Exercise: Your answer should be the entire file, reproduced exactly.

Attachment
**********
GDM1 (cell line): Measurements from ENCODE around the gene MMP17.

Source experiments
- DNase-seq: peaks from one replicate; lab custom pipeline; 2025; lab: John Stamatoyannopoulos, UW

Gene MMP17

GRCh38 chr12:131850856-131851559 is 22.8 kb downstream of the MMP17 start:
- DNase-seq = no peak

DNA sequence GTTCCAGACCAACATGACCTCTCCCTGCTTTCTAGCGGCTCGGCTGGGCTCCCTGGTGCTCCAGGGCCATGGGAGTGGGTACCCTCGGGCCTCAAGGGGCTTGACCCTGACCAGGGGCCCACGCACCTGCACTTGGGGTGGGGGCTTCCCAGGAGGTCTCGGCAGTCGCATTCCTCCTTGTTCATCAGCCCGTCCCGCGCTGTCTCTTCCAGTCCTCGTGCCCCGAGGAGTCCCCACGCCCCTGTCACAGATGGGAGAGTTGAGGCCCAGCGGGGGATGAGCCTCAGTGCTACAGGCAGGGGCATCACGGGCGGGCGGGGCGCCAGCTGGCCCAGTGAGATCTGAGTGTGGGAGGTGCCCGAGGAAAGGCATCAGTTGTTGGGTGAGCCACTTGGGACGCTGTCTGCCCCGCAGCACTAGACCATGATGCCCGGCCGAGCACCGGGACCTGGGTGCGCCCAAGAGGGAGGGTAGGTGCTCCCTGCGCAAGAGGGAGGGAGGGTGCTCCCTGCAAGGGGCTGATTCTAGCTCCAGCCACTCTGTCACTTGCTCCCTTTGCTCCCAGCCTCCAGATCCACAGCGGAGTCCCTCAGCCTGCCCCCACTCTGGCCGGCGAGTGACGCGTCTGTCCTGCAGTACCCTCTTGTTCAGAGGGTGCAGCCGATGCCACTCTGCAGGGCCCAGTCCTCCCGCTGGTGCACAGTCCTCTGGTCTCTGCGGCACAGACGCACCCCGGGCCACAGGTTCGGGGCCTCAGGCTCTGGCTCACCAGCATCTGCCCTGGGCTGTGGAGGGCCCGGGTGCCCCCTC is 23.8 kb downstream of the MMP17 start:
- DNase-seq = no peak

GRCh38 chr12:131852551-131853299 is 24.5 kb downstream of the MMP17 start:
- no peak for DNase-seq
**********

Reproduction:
GDM1 (cell line): Measurements from ENCODE around the gene MMP17.

Source experiments
- DNase-seq: peaks from one replicate; lab custom pipeline; 2025; lab: John Stamatoyannopoulos, UW

Gene MMP17

GRCh38 chr12:131850856-131851559 is 22.8 kb downstream of the MMP17 start:
- DNase-seq = no peak

DNA sequence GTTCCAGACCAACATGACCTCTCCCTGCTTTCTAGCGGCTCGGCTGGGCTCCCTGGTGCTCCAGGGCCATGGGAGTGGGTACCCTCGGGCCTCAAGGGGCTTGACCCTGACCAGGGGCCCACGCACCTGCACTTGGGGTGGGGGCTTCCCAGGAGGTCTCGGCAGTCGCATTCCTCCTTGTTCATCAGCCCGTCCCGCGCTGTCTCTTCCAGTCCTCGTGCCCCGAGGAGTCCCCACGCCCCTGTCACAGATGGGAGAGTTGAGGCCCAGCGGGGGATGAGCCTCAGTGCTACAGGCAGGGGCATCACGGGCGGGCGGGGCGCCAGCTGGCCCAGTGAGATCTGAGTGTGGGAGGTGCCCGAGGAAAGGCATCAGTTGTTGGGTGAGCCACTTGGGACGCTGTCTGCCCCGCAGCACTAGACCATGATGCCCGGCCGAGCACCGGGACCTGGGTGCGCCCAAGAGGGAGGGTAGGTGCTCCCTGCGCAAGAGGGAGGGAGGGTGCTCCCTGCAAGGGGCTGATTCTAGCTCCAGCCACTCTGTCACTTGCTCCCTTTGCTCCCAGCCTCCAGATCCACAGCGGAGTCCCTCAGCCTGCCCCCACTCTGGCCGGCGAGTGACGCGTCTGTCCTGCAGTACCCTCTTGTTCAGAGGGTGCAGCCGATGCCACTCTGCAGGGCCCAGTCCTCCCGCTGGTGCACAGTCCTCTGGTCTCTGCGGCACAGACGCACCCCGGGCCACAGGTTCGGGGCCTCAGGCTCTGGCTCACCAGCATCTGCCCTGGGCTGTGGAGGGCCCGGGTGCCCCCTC is 23.8 kb downstream of the MMP17 start:
- DNase-seq = no peak

GRCh38 chr12:131852551-131853299 is 24.5 kb downstream of the MMP17 start:
- no peak for DNase-seq